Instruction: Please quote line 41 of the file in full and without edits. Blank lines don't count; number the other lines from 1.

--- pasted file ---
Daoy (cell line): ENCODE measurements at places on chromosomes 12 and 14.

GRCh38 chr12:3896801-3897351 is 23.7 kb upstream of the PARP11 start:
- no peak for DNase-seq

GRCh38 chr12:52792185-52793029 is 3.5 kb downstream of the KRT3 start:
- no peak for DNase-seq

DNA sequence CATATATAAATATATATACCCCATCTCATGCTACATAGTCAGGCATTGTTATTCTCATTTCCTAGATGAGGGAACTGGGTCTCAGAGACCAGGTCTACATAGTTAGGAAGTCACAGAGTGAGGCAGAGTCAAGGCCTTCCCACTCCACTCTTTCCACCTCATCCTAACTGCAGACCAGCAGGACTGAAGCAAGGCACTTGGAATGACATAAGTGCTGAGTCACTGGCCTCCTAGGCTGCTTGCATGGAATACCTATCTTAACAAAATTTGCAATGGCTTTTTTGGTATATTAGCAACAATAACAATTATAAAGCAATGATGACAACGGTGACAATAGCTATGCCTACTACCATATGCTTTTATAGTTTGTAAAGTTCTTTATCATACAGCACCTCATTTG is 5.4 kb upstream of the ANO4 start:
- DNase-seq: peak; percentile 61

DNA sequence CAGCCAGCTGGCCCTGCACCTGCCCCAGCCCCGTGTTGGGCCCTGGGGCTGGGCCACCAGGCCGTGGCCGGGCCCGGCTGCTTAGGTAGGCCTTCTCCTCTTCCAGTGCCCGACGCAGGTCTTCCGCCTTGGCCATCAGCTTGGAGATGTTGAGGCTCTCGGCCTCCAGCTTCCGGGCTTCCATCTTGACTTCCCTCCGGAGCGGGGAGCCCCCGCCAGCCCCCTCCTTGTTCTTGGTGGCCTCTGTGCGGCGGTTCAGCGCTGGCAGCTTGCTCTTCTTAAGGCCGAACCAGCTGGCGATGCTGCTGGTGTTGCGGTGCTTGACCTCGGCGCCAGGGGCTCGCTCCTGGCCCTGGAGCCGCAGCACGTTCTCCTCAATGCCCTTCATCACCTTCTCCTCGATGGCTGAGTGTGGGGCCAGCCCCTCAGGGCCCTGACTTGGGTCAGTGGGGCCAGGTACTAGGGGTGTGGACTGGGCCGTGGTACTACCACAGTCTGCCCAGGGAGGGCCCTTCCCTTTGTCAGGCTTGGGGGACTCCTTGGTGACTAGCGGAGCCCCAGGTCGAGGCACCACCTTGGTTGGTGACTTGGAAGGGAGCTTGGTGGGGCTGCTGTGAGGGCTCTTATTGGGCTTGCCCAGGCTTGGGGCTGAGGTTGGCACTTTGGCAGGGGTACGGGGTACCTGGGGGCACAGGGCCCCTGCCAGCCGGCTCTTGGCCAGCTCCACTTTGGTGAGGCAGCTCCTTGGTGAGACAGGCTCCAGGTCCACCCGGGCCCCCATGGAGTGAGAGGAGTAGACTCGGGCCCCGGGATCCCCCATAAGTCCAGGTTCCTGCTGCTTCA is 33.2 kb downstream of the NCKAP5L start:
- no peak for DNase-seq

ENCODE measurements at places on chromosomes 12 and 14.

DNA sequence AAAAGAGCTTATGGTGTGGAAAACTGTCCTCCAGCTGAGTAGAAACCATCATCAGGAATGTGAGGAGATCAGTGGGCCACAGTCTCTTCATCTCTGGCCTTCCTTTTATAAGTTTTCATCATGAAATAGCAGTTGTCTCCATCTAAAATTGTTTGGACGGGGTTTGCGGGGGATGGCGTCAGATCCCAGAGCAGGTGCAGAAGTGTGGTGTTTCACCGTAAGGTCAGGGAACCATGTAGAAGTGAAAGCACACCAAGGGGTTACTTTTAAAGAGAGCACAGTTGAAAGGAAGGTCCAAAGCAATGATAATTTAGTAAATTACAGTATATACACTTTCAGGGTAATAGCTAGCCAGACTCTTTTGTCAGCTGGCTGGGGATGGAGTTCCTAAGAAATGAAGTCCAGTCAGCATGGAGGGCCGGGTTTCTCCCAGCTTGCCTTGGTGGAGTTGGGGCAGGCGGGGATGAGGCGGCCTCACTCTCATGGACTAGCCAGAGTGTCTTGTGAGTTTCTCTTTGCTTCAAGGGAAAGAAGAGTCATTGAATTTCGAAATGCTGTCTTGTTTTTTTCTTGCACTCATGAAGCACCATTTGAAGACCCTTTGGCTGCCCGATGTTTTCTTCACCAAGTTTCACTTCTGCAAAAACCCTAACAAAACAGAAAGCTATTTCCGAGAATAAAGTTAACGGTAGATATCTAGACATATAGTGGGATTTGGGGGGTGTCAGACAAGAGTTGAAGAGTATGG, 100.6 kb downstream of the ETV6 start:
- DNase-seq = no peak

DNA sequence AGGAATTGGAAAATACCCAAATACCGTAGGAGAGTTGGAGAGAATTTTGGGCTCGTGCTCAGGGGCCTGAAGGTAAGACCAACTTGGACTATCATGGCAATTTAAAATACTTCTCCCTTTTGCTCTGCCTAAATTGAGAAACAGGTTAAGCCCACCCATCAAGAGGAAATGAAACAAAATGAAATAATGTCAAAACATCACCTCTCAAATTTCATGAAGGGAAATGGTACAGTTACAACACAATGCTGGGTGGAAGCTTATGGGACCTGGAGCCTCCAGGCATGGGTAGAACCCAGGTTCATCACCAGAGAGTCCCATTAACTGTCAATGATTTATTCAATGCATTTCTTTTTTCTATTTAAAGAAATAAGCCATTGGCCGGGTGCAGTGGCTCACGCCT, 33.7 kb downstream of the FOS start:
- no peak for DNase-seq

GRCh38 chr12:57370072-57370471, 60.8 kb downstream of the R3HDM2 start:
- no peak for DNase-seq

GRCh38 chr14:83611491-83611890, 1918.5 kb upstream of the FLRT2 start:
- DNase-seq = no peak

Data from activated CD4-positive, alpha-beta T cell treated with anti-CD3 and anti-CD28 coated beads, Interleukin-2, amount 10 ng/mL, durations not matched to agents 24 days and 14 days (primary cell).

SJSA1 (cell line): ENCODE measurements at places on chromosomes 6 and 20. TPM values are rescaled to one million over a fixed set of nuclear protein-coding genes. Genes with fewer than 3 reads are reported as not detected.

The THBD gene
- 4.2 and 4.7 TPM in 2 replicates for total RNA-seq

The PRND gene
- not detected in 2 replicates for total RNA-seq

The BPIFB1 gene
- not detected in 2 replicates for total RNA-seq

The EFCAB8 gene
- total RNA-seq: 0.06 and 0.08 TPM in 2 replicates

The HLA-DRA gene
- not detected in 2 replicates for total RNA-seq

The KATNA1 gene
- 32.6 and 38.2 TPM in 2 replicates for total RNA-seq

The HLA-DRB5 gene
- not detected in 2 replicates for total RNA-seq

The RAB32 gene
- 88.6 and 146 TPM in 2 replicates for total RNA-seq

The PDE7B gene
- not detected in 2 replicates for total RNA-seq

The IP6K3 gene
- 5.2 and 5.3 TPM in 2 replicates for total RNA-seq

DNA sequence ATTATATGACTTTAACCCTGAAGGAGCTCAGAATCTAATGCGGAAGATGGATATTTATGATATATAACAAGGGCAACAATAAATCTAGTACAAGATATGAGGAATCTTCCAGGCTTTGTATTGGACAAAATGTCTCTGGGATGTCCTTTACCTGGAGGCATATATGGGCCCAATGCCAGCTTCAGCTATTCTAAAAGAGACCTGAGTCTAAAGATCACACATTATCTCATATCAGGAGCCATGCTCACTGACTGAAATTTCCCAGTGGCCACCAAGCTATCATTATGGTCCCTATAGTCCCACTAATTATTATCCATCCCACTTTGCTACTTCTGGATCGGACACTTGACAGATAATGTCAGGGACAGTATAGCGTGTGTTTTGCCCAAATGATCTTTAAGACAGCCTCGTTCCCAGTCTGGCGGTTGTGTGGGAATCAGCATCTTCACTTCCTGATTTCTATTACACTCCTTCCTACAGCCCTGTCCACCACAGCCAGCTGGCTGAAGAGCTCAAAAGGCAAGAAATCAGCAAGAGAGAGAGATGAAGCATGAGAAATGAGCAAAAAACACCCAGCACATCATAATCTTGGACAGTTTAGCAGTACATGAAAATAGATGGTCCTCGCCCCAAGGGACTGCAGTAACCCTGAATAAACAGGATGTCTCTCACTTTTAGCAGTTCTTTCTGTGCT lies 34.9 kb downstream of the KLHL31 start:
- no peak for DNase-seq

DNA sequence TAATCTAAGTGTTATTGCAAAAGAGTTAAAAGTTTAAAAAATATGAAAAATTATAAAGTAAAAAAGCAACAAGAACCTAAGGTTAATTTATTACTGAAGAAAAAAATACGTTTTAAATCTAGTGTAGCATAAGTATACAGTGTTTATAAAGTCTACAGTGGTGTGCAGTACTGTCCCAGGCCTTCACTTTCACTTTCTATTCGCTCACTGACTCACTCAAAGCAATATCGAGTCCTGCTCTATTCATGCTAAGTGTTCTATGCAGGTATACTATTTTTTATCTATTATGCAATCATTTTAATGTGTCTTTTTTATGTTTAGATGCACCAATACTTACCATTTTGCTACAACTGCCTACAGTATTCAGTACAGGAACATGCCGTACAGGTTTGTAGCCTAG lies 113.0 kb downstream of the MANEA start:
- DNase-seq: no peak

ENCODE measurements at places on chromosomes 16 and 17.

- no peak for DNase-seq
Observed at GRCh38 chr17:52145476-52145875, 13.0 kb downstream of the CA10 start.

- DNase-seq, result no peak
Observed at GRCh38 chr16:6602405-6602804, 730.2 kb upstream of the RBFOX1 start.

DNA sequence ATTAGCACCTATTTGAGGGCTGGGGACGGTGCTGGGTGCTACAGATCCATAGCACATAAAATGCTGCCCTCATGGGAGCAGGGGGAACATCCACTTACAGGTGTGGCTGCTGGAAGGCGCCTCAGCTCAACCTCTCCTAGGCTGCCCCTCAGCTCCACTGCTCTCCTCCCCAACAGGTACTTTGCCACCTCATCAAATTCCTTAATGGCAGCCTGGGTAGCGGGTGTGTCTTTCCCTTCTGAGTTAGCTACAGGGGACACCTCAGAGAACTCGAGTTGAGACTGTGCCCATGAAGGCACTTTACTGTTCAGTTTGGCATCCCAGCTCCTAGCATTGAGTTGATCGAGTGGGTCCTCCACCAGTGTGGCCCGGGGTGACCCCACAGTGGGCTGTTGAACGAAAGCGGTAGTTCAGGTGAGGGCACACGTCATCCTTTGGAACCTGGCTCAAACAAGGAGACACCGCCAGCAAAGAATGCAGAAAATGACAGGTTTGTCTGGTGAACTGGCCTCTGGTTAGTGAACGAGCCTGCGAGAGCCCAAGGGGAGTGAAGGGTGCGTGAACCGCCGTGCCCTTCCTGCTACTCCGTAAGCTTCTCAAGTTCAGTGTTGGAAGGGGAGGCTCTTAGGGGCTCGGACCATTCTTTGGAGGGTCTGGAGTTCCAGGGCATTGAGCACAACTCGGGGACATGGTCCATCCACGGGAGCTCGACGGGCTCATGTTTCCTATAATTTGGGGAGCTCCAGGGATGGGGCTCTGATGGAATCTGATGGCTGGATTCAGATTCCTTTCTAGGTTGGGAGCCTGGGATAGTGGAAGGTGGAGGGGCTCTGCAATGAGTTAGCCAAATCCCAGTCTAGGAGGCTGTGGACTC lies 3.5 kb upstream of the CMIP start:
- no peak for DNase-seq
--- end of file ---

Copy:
DNA sequence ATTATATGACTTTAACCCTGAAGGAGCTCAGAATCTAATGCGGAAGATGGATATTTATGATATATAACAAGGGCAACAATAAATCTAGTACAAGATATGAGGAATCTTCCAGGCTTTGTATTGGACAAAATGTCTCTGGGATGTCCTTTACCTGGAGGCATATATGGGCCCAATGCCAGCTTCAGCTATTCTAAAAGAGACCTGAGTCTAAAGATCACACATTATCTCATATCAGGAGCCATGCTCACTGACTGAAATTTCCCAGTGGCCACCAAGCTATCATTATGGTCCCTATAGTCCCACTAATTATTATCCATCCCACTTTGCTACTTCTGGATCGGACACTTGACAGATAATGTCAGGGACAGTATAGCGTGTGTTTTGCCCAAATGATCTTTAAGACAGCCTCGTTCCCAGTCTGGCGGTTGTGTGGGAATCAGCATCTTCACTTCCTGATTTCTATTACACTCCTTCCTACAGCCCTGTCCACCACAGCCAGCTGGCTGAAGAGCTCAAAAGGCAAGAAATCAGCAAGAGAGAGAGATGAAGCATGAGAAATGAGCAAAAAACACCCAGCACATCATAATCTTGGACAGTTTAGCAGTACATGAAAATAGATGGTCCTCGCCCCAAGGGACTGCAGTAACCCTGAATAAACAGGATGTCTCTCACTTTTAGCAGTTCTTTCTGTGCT lies 34.9 kb downstream of the KLHL31 start: